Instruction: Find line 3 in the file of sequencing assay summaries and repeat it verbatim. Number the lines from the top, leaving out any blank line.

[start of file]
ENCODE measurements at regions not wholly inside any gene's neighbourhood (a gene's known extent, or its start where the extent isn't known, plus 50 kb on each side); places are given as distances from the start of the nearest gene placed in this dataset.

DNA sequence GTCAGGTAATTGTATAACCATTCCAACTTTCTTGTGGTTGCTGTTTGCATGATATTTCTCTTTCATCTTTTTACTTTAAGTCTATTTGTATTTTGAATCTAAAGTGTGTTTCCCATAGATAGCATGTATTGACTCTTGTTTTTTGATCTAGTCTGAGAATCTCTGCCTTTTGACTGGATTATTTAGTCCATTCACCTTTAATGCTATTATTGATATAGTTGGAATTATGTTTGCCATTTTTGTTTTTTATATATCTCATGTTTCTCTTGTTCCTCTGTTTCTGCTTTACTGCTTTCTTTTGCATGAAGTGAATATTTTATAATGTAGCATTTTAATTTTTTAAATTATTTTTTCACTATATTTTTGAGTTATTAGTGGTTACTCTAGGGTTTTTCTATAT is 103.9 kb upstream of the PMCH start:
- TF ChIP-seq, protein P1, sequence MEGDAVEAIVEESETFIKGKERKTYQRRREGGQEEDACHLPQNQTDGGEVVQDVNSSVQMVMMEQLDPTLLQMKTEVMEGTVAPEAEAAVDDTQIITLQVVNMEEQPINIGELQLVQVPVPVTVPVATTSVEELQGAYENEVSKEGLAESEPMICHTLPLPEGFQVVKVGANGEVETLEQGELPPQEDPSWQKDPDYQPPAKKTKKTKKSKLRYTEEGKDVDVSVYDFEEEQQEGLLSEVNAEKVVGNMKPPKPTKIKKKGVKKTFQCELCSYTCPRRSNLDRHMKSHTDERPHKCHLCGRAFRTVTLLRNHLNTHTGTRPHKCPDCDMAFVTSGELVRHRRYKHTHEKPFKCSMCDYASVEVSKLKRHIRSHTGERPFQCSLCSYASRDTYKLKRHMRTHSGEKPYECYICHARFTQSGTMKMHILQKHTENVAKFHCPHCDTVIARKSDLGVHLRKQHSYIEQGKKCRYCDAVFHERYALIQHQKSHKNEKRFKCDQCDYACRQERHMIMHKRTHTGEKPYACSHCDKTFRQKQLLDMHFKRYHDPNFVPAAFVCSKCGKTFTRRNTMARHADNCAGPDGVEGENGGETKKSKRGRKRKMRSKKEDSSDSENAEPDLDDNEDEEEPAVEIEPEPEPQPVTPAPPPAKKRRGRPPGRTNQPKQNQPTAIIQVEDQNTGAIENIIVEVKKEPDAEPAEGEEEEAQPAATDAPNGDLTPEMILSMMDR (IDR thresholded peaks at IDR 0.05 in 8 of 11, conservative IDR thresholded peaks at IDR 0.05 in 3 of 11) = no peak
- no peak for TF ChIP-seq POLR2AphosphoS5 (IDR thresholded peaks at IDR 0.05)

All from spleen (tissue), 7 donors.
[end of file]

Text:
- TF ChIP-seq, protein P1, sequence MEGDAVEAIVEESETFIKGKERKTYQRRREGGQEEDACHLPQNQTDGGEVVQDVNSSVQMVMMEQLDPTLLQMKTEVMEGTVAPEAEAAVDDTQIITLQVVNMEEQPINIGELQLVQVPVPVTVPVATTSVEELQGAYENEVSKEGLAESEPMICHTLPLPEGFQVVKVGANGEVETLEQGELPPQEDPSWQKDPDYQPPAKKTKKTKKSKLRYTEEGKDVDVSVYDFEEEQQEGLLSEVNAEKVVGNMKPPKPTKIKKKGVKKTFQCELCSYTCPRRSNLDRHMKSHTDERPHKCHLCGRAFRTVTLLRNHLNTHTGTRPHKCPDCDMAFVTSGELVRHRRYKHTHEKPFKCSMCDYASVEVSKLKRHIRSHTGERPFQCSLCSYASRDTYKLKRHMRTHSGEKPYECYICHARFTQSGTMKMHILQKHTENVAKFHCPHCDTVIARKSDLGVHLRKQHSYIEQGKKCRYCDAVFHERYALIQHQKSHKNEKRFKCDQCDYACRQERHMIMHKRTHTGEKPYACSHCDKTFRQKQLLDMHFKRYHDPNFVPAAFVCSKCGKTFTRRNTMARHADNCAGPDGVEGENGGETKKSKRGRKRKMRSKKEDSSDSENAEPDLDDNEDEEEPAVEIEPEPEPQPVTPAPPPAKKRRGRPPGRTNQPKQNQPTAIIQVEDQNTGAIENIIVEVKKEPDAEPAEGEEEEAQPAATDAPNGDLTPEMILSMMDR (IDR thresholded peaks at IDR 0.05 in 8 of 11, conservative IDR thresholded peaks at IDR 0.05 in 3 of 11) = no peak